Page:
Lipstick holds the top spot in the hierarchy of makeup with its ability to completely transform appearance without the help of any other beauty product. One investigation by a beauty magazine concluded that the average consumer applies up to nine pounds of lipstick in their lifetime, so it’s no wonder that so much attention is focused on getting this little tube of oil / wax / colouring agent to perform consistently every time. The result not only needs to look good, with lasting results, but mustn’t bend, crack, crumble or break when applied.
The lipstick ‘bullet’ is formed by blending oils and waxes to create a moulded solid to which a colouring agent is added. Hard waxes give the stick its strength so that it doesn't snap away from the tube every time you use it, while softer waxes help to bind everything together and keep lips conditioned and well moisturised. From a cosmetic point of view the most important ingredient is the dye, pigment or other category of agent which achieves the desired colour; which may impact the physical performance.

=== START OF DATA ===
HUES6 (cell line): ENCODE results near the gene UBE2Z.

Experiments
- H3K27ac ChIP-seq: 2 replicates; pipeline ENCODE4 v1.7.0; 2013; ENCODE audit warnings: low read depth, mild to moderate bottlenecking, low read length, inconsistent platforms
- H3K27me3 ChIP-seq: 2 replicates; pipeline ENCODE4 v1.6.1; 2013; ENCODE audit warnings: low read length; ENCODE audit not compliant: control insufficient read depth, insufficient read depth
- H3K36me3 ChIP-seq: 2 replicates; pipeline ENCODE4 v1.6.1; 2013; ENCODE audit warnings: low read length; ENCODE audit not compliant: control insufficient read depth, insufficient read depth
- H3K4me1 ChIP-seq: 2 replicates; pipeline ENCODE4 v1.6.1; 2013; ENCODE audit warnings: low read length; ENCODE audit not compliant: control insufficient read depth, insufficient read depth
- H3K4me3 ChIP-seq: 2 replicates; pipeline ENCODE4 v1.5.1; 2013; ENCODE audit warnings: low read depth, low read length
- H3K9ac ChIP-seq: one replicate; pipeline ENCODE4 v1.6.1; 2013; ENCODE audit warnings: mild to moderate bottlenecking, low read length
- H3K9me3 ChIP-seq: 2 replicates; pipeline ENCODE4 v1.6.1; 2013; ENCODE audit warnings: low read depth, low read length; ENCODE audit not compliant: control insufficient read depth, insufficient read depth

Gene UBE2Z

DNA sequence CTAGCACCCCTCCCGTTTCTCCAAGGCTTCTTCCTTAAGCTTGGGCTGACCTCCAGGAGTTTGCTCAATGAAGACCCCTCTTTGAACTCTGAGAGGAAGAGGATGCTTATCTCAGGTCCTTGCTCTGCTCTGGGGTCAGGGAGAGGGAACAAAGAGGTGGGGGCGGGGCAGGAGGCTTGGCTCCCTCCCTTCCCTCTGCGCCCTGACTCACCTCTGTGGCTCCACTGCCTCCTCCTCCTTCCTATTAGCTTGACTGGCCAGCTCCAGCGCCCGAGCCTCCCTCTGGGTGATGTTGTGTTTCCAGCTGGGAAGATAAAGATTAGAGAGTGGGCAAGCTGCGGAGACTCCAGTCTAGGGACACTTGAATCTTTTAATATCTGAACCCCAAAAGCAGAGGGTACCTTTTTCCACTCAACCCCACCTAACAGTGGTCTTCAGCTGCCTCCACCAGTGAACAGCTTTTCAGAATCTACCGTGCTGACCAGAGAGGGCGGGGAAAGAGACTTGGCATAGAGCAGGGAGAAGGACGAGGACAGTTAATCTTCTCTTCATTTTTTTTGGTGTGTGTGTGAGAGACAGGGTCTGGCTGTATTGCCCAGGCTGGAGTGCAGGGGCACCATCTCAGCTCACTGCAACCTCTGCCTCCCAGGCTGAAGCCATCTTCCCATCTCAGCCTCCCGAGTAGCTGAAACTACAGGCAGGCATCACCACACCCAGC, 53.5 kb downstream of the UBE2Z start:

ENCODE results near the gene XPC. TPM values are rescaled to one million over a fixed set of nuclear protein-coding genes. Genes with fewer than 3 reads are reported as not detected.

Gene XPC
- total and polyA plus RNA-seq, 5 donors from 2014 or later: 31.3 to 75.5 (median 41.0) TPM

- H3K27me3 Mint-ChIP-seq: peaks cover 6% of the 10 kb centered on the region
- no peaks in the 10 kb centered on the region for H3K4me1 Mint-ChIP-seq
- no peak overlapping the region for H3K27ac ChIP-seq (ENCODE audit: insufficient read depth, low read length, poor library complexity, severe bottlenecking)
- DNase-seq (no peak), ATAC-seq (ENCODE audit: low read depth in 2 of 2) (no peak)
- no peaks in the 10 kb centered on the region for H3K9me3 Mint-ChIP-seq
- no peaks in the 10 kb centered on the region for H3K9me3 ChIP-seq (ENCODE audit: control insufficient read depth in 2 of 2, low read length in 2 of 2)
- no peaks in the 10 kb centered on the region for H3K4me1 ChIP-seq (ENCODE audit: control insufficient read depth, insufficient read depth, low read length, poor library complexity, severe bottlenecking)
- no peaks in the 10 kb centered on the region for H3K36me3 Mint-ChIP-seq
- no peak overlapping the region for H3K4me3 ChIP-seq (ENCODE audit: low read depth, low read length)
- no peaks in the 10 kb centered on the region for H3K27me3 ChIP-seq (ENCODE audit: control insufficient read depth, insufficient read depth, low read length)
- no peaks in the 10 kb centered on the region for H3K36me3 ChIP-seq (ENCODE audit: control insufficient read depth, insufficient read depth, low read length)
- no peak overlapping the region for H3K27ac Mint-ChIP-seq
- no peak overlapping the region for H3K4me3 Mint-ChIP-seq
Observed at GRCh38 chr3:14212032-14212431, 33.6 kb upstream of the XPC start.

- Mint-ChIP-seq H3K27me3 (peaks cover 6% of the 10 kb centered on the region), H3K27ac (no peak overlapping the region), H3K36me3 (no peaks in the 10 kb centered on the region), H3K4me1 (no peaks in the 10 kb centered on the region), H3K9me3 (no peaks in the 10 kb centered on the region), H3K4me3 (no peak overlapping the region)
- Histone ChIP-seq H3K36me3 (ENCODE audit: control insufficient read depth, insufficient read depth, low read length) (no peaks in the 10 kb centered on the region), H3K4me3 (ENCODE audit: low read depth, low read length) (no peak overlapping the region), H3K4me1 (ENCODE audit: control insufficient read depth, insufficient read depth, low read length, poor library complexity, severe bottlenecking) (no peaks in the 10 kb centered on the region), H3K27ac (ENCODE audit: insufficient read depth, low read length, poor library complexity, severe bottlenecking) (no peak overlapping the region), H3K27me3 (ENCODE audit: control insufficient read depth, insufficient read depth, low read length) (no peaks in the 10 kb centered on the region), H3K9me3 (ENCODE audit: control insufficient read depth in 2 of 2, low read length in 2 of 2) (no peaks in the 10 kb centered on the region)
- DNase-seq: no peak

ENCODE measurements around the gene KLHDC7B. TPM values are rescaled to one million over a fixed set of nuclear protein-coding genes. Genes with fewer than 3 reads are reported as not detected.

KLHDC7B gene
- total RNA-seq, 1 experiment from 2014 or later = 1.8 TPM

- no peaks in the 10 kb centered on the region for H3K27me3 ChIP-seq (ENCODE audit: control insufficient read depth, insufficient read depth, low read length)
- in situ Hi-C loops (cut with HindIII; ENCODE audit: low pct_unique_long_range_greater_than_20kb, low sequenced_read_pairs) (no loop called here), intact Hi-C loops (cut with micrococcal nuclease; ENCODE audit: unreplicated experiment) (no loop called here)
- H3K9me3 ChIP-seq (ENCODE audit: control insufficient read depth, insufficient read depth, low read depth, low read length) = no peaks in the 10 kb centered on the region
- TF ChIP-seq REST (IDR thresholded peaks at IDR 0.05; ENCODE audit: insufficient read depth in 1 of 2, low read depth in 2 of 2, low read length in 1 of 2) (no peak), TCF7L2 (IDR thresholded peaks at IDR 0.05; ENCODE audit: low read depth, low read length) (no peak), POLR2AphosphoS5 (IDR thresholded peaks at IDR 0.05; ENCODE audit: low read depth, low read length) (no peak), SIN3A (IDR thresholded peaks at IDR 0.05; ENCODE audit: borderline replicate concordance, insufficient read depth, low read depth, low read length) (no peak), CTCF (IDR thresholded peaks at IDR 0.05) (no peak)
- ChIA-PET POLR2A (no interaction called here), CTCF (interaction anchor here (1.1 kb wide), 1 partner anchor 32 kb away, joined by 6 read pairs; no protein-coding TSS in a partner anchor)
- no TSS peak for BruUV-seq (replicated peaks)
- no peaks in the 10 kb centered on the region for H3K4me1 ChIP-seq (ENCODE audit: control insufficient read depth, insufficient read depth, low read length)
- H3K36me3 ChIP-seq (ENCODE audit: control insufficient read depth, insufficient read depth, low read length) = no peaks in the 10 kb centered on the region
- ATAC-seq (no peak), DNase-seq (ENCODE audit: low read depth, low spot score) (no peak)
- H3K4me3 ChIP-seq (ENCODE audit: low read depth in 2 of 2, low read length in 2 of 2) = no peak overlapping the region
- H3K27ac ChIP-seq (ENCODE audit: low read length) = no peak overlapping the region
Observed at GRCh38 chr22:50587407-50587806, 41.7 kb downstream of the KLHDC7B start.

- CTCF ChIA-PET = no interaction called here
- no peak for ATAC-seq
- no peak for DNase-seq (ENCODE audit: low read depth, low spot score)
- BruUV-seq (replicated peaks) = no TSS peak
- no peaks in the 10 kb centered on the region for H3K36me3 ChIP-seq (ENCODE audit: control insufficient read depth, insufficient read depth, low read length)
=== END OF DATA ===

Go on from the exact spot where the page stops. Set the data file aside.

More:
It is therefore vital to control the formulation process to achieve a consistent texture that not only feels smooth on the lips but is resilient enough to withstand being applied firmly—irrespective of the shade chosen.
A key method to control the quality and consistency of lipstick is to measure its hardness by shear testing. This involves clamping the lipstick tube in a fixture and applying a cantilever force to push-down on the lipstick itself. The amount of force required to break it determines its hardness whilst how far the lipstick deflects indicates its brittleness. This data aids manufacturers to produce a lipstick which doesn’t snap out of its holder or crack when applied.
There are 3 distinct probe-types used to test lipsticks, all of which can be used with Mecmesin force testers: